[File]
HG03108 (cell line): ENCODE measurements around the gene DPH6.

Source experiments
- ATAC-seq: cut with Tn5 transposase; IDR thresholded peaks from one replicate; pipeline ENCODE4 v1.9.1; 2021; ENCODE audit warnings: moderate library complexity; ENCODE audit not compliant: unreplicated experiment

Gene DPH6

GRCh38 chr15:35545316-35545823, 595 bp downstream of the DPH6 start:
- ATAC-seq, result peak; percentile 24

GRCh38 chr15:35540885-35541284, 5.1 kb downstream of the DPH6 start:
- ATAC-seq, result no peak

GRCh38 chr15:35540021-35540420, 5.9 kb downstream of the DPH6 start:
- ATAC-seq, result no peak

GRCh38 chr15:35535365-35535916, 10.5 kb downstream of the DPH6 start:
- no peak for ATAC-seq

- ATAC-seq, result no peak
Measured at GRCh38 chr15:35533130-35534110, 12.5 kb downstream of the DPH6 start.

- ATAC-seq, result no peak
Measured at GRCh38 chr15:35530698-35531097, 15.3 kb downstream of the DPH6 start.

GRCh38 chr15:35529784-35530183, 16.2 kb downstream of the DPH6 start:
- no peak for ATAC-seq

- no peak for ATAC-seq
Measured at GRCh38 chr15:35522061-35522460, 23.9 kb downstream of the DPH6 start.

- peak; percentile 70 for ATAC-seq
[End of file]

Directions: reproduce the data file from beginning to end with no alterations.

HG03108 (cell line): ENCODE measurements around the gene DPH6.

Source experiments
- ATAC-seq: cut with Tn5 transposase; IDR thresholded peaks from one replicate; pipeline ENCODE4 v1.9.1; 2021; ENCODE audit warnings: moderate library complexity; ENCODE audit not compliant: unreplicated experiment

Gene DPH6

GRCh38 chr15:35545316-35545823, 595 bp downstream of the DPH6 start:
- ATAC-seq, result peak; percentile 24

GRCh38 chr15:35540885-35541284, 5.1 kb downstream of the DPH6 start:
- ATAC-seq, result no peak

GRCh38 chr15:35540021-35540420, 5.9 kb downstream of the DPH6 start:
- ATAC-seq, result no peak

GRCh38 chr15:35535365-35535916, 10.5 kb downstream of the DPH6 start:
- no peak for ATAC-seq

- ATAC-seq, result no peak
Measured at GRCh38 chr15:35533130-35534110, 12.5 kb downstream of the DPH6 start.

- ATAC-seq, result no peak
Measured at GRCh38 chr15:35530698-35531097, 15.3 kb downstream of the DPH6 start.

GRCh38 chr15:35529784-35530183, 16.2 kb downstream of the DPH6 start:
- no peak for ATAC-seq

- no peak for ATAC-seq
Measured at GRCh38 chr15:35522061-35522460, 23.9 kb downstream of the DPH6 start.

- peak; percentile 70 for ATAC-seq